Catalogo Articoli (Spogli Riviste)

OPAC HELP

Titolo:
Misattribution, false recognition and the sins of memory
Autore:
Schacter, DL; Dodson, CS;
Indirizzi:
Harvard Univ, Dept Psychol, Cambridge, England Harvard Univ Cambridge England d Univ, Dept Psychol, Cambridge, England
Titolo Testata:
PHILOSOPHICAL TRANSACTIONS OF THE ROYAL SOCIETY OF LONDON SERIES B-BIOLOGICAL SCIENCES
fascicolo: 1413, volume: 356, anno: 2001,
pagine: 1385 - 1393
SICI:
0962-8436(20010929)356:1413<1385:MFRATS>2.0.ZU;2-F
Fonte:
ISI
Lingua:
ENG
Soggetto:
FRONTAL-LOBE DAMAGE; EVENT-RELATED FMRI; AMNESIC PATIENTS; COGNITIVE NEUROSCIENCE; ILLUSORY MEMORIES; TRUE RECOGNITION; OLDER ADULTS; RECALL; ILLUSIONS; YOUNGER;
Keywords:
misattribution; false recognition; neuroimaging; functional magnetic resonance imaging; amnesia; forgetting;
Tipo documento:
Article
Natura:
Periodico
Settore Disciplinare:
Agriculture,Biology & Environmental Sciences
Life Sciences
Citazioni:
86
Recensione:
Indirizzi per estratti:
Indirizzo: Schacter, DL Harvard Univ, Dept Psychol, 33 Kirkland St, Cambridge, England Harvard Univ 33 Kirkland St Cambridge England idge, England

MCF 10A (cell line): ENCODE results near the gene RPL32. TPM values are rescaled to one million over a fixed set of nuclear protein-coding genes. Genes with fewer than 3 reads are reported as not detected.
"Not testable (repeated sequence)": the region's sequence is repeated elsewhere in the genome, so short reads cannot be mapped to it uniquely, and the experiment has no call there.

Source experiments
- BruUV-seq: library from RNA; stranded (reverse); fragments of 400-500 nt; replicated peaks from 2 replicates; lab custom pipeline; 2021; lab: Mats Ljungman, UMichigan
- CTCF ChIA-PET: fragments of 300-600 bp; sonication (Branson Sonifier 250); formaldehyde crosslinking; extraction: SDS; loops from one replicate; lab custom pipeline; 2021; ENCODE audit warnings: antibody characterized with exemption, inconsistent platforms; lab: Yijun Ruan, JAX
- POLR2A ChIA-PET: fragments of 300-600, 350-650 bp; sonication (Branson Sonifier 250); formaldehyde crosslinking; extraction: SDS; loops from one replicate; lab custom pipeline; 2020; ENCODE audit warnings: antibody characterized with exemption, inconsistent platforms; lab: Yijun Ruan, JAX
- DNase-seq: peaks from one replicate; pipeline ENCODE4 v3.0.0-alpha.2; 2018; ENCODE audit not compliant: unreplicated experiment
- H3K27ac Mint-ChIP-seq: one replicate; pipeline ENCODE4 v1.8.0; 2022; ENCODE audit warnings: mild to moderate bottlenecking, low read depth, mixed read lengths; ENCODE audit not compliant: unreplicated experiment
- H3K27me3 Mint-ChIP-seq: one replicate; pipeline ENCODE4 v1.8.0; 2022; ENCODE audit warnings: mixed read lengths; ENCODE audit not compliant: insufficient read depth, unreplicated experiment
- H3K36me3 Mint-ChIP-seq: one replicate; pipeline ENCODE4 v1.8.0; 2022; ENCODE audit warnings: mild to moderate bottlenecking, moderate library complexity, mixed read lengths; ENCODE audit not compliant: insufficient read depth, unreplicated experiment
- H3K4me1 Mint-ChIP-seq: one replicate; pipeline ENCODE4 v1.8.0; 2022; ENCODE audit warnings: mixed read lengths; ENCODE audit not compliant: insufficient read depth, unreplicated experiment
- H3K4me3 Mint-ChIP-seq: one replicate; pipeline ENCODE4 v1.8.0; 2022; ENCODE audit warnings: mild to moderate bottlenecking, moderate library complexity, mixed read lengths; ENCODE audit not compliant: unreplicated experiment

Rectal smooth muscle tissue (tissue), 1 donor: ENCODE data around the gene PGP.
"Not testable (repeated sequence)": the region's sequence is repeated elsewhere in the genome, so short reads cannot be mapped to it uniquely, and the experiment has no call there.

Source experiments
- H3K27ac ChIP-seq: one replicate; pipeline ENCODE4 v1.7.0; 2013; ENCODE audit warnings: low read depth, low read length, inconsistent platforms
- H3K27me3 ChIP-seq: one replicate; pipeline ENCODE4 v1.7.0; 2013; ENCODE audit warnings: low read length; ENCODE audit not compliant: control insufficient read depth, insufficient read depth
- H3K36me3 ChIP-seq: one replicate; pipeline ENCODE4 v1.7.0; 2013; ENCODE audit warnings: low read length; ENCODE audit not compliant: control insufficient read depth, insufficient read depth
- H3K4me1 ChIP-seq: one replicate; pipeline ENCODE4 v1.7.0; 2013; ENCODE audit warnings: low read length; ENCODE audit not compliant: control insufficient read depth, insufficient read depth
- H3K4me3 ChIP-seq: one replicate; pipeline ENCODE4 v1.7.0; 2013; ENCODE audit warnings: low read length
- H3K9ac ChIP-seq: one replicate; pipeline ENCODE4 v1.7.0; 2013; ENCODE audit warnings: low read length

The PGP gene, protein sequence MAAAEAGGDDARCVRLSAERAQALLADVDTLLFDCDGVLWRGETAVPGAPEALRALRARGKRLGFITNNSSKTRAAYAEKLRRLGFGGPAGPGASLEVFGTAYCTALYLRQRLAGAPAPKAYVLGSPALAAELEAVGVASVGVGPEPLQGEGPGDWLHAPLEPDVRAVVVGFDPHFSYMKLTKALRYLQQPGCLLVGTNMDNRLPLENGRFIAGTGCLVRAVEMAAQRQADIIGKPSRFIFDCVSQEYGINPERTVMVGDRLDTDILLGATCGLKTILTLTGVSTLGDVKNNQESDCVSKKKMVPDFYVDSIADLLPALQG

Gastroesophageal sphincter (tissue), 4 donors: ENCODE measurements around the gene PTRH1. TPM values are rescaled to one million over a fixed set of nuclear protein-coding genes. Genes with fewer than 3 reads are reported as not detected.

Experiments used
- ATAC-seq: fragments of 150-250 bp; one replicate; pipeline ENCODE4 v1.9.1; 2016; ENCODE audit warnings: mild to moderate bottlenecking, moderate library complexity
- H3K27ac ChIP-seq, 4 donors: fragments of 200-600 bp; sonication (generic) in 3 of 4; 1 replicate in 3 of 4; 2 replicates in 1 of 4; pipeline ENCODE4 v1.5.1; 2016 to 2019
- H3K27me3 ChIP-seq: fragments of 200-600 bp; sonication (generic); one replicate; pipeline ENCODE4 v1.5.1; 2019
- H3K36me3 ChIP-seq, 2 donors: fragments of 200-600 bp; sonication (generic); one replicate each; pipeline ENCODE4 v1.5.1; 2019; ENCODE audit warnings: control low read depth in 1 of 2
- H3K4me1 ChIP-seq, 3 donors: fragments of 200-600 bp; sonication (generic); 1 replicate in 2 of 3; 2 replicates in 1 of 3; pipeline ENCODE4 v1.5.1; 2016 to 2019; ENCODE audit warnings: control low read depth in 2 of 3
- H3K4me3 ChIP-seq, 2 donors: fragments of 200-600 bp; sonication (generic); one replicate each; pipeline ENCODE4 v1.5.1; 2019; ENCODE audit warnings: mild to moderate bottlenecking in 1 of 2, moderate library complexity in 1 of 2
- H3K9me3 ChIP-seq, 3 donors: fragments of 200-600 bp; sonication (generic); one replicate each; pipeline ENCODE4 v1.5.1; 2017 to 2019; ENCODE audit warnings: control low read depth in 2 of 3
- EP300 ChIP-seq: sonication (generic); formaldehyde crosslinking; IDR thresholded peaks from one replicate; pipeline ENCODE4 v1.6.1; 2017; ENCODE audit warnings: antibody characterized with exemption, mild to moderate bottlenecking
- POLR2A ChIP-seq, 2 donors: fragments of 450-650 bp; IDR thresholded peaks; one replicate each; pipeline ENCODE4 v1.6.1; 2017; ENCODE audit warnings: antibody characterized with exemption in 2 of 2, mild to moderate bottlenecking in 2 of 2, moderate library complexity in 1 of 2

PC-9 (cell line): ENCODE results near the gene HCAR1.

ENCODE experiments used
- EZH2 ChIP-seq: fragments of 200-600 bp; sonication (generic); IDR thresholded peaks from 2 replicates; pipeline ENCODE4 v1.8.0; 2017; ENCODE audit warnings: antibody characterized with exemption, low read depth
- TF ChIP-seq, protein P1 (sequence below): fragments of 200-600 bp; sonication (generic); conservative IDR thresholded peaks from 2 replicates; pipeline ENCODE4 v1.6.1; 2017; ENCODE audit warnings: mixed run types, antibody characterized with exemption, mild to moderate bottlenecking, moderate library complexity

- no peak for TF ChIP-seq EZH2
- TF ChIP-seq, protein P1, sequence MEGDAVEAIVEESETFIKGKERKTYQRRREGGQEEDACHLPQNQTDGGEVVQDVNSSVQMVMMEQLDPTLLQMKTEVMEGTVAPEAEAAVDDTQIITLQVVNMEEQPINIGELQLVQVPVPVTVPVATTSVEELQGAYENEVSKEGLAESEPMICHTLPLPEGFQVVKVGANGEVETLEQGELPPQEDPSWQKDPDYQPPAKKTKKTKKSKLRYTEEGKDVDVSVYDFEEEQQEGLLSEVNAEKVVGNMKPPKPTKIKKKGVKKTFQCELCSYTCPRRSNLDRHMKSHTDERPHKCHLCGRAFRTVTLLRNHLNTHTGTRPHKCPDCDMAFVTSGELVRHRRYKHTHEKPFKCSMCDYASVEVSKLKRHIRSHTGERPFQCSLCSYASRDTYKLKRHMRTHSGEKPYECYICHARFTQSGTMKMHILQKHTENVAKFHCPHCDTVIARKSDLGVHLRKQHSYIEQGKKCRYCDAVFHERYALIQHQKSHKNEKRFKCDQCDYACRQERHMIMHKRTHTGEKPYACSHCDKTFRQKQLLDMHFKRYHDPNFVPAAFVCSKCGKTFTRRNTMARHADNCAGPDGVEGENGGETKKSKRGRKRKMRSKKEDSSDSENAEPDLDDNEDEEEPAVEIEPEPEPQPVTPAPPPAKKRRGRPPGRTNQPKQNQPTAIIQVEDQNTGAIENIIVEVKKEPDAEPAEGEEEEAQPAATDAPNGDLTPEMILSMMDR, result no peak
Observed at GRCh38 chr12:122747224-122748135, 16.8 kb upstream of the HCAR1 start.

Citazione:
D.L. Schacter e C.S. Dodson, "Misattribution, false recognition and the sins of memory", PHI T ROY B, 356(1413), 2001, pp. 1385-1393

Abstract

Memory is sometimes a troublemaker. Schacter has classified memory's transgressions into seven fundamental 'sins': transience, absent-mindedness, blocking, misattribution, suggestibility, bias and persistence. This paper focuses on one memory sin, misattribution, that is implicated in false or illusory recognition of episodes that never occurred. We present data from cognitive, neuropsychological and neuroimaging studies that illuminate aspects of misattribution and false recognition. We first discuss cognitive research examining possible mechanisms of misattribution associated with false recognition. We also consider ways in which false recognition can be reduced or avoided, focusing in particular on the role of distinctive information. We next turn to neuropsychological research concerning patients with amnesiaand Alzheimer's disease that reveals conditions under which such patients are less susceptible to false recognition than are healthy controls, thus providing clues about the brain mechanisms that drive false recognition. We then consider neuroimaging studies concerned with the neural correlates of true and false recognition, examining when the two forms of recognition canand cannot be distinguished on the basis of brain activity. Finally, we argue that even though misattribution and other memory sins are annoying and even dangerous, they can also be viewed as by-products of adaptive featuresof memory.

ASDD Area Sistemi Dipartimentali e Documentali, Università di Bologna, Catalogo delle riviste ed altri periodici
Documento generato il 27/01/20 alle ore 07:18:53